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Know your auditor - and know how to audit

Continuous Professional Development

08:00 Friday, 26 November 2021

UK Cyber Security Council

Traditionally, audit was a financial concept - it was used almost exclusively to ensure that the finances of a business were being run correctly, and that the reality matched the policies, laws and records. These days, the tendrils of audit span a much wider scope, and we in cyber security experience just as much - in fact, probably more - audit activity than any other part of the business.

The other traditional with audits is that they are generally terrifying for the person or team being audited. And this should absolutely not be the case. Why, then, are we so horror-stricken when we learn an audit is about to take place?

The main fear is that the auditor is there to catch us out - to ask difficult, probing questions that we weren't expecting, and to dig into systems in inordinate detail to root out evidence of malfeasance. And while that is what often happens, it shouldn't. And we in cyber security need to understand what auditors are supposed to do, and how audits work, so that we can push back on things that shouldn't happen.

Imagine we have ISO 27001 certification - as is the case in an increasing number of organisations to whom security matters. How can we guess what the auditor is going to dig into when they next visit? Easy: we don't have to, because the output of an ISO audit includes a list of the controls that will be looked into at the next audit. You can be confident that next time around the auditor will look at what he or she told you he would, as well as following up on any areas of non-compliance that came up in the latest audit. There really is no excuse for failing an external ISO audit, because part of the regime is to run your own internal audits in the gaps between the external ones, thus giving you the chance to pick up and deal with issues.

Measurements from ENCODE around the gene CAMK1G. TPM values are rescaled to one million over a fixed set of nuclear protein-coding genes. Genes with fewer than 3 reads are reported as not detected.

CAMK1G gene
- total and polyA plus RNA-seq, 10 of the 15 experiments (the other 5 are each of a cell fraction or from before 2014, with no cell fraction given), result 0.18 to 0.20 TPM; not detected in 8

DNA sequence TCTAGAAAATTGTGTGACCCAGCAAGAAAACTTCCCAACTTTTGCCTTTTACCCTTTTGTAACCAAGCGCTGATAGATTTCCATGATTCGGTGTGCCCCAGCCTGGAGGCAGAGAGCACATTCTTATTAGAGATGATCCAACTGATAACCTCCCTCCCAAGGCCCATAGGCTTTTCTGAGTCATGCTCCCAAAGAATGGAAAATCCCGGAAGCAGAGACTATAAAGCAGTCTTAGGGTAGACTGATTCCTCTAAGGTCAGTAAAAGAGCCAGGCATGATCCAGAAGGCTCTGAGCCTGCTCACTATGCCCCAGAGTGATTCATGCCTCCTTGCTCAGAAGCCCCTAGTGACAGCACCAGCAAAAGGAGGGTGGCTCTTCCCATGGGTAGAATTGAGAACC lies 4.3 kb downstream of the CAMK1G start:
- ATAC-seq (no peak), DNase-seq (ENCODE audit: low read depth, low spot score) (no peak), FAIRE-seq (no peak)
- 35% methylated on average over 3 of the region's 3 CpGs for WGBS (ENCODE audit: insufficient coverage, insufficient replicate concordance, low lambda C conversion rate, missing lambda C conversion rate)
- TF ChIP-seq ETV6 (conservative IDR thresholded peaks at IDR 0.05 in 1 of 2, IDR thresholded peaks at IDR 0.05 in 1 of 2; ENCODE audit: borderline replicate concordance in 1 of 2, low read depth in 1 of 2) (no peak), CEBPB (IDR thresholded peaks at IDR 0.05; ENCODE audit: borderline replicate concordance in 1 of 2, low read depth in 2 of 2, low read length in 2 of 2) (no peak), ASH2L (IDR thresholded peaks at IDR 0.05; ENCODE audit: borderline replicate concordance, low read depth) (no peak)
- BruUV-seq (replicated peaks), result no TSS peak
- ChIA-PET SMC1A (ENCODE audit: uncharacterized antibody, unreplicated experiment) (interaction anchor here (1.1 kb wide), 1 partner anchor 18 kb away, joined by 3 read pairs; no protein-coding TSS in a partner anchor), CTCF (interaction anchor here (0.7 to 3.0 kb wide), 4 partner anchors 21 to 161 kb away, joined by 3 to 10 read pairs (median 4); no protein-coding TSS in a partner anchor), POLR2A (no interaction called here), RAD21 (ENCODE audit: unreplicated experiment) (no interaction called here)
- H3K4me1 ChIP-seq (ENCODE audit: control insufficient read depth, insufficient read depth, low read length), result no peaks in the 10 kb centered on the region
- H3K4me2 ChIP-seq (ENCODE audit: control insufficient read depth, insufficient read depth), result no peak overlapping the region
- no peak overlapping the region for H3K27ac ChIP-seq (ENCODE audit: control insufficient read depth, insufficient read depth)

As for what constitutes an audit finding - a discrepancy that is called out by an auditor in the formal report - this is another area of fear, uncertainty and doubt. And again, there's no need for it to be so. A formal audit finding states that the auditor has found an instance where a control (a policy a procedure) wasn't being followed properly, or potentially where there wasn't enough evidence to show convincingly that it was being used correctly. If the policy says that PCs must be signed off by the security team prior to deployment to users, and this isn't happening, that's a formal finding. It's common for auditors to look at how you are dealing with a particular risk and its corresponding control, and to suggest that you look to a particular best-practice guide, but unless you're breaching one or more of your policies, this is merely an observation, or an “opportunity for improvement” (OFI) if you prefer. The auditor may call these items out in the report, but you have no compulsion to do anything about them; that said, you would be wise to consider them as they are written with the benefit of the auditor's experience of the other organisations he or she audits.

One way to become less fearful of auditors is to become one yourself. This may sound slightly extreme, but actually it isn't. To be a fully-fledged certifying auditor for the likes of ISO requires you to do a course, pass the exam, then do some supervised audits, and be associated with an accredited audit firm. For your purposes, though, doing the course is enough - because that's where you will gain the understanding of what the auditor should be doing. Better still, since the exam is generally part of the course, why not do that too as it's great CV fodder?

Audits and auditors should, then, be largely predictable. Sometimes they are not, and if you have the skills and knowledge to see that this is the case, you have the power to do something about it - which may even be to ask for a different auditor (something this correspondent has seen happen twice in recent years for external auditors).

Fear is often founded in a lack of knowledge or understanding. So it should be no surprise that an approach to quelling the fear of auditors is to understand what they are doing, and why.